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Covering the Presidential Election: Why and How Archive


Recorded on June 22, 2012

The general election for president has taken shape, and now it’s time to start planning how to cover it – at both weekly and small daily newspapers.

Why should smaller newspapers cover the presidential race? If dailies rely on AP, the coverage won’t be localized. If weeklies just stick to local news, they will ignore a major topic of discussion among their readers – who, in the dozen or so swing states, can provide the margin of victory or defeat. Covering the race can help your build and maintain a newspaper’s brand as the most authoritative local source of news and information.

What will be covered:

-How to identify federal issues that affect your community and where to get reliable information and candidates’ positions.
-How to localize the race with reporting on campaign contributions and political activity.
-How to keep misleading ads from controlling the conversation.
-How to exercise leadership on your editorial page.

Archive viewing fee:   $35

Click here to view this webinar. Please fill out the registration information at this link. If you participated in the live viewing, be sure to add in your discount code for free viewing. Once you complete the registration you will receive a link to view the archive.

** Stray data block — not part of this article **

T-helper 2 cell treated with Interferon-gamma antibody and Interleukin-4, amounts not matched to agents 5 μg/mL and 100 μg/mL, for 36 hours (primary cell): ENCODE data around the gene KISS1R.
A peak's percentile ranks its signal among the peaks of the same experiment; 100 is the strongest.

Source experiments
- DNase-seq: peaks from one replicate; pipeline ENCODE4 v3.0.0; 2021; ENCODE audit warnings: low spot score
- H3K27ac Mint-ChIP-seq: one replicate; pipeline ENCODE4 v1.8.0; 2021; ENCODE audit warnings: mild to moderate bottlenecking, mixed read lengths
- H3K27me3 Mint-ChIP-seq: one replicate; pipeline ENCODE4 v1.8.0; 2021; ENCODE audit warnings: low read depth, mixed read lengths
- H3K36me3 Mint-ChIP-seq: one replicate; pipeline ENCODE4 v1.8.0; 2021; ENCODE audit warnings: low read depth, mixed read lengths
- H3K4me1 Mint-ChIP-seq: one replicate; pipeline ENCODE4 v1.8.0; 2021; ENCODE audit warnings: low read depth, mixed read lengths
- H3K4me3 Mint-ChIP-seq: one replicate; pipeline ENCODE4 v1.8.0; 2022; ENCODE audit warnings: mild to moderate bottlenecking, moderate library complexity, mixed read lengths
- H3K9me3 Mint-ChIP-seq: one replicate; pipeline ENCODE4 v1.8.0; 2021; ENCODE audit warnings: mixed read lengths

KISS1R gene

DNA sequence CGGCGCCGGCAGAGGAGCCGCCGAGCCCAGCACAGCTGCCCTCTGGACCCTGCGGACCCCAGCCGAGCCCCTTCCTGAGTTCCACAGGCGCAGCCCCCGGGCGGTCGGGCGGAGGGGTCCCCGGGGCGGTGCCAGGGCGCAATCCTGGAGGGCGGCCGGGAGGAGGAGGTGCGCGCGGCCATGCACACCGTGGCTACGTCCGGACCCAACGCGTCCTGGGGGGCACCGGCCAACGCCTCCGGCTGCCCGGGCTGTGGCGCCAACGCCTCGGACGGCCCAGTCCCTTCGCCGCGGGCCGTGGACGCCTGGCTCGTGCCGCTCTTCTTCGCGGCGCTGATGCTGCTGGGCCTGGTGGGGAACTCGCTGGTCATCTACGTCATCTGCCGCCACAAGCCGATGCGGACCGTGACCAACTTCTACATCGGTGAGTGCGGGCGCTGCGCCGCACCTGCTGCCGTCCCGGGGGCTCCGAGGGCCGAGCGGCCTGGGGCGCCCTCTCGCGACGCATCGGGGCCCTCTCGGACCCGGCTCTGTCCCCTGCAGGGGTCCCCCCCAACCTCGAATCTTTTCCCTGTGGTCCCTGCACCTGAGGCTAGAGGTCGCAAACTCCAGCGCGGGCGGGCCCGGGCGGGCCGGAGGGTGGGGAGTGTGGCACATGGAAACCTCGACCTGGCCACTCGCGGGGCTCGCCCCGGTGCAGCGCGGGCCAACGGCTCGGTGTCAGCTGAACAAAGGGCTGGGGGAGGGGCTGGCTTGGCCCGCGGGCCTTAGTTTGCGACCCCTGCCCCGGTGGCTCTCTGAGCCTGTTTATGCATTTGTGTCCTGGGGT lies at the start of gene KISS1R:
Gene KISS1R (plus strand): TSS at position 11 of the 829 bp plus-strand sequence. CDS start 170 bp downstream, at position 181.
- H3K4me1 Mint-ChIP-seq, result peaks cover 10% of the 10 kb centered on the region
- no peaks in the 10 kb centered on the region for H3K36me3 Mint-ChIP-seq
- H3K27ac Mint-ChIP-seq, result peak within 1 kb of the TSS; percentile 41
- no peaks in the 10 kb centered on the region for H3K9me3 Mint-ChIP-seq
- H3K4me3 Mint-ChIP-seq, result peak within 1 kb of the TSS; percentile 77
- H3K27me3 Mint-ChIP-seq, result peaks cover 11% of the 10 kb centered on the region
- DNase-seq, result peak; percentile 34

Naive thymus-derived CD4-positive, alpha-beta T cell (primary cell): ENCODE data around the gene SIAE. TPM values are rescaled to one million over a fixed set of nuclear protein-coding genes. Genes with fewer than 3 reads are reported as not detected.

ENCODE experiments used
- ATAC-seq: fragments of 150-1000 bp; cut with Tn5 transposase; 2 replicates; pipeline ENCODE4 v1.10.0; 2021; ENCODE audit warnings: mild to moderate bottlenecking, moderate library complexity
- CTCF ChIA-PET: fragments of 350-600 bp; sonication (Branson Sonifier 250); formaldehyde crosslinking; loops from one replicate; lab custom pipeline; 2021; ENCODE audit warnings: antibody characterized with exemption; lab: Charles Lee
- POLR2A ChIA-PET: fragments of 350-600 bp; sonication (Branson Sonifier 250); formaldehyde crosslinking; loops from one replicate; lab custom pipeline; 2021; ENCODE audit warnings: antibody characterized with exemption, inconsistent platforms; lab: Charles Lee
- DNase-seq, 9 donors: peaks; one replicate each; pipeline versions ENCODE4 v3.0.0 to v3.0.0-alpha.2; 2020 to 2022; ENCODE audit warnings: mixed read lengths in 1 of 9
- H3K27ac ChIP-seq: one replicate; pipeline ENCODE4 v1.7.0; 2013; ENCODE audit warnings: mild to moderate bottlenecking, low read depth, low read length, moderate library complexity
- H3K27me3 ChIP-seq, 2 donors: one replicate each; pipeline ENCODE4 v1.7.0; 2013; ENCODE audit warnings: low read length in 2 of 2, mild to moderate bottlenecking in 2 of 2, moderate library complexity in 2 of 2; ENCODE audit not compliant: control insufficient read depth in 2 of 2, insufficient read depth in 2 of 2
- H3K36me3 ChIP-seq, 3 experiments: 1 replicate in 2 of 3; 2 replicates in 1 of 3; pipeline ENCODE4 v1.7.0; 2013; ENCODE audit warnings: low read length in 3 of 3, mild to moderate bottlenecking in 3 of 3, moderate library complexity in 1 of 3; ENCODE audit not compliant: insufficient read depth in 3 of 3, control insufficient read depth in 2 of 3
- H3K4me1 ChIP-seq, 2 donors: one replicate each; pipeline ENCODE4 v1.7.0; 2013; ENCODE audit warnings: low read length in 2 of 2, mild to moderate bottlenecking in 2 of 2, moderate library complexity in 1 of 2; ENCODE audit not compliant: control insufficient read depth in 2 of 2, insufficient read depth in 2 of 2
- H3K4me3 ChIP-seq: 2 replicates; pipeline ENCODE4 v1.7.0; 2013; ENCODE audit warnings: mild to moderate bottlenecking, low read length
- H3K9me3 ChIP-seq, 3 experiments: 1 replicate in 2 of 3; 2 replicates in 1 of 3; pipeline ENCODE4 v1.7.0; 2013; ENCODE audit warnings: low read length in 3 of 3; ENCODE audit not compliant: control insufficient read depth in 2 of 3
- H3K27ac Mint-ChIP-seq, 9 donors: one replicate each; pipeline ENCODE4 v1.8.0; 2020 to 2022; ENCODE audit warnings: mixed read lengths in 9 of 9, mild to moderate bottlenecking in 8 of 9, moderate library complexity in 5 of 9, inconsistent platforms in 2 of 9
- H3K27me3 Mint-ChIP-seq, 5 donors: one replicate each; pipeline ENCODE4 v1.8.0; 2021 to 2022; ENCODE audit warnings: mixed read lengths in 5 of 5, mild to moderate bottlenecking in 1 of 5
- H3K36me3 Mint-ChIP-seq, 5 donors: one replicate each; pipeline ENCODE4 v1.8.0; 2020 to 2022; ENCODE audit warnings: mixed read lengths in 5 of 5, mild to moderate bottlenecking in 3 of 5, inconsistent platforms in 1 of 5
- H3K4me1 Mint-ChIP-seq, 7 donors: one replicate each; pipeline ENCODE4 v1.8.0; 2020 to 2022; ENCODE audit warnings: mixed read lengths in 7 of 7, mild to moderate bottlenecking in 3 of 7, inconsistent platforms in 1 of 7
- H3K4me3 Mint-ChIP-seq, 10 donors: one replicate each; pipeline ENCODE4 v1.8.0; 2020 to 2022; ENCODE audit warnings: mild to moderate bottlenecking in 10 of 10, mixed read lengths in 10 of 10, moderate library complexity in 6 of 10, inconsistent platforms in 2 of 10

The Presenter……

AL CROSS is director of the Institute for Rural Journalism and Community Issues, which helps rural news media define the public agenda in their communities and cover broader issues that have local impact but lack local sources.

Cross helped organize the Institute, which has academic partners at 28 universities in 18 states. He became its director in 2004 after more than 26 years as a reporter at The Courier-Journal, the last 15½ as chief political writer. He still writes a political column twice a month for the Louisville newspaper and is a commentator on KET’s election-night programs. He is the longest-running panelist on KET’s weekly “Comment on Kentucky.”

His awards include a share of the Pulitzer Prize won by The Courier-Journal’s staff in 1989 for coverage of the nation’s deadliest bus and drunk-driving crash.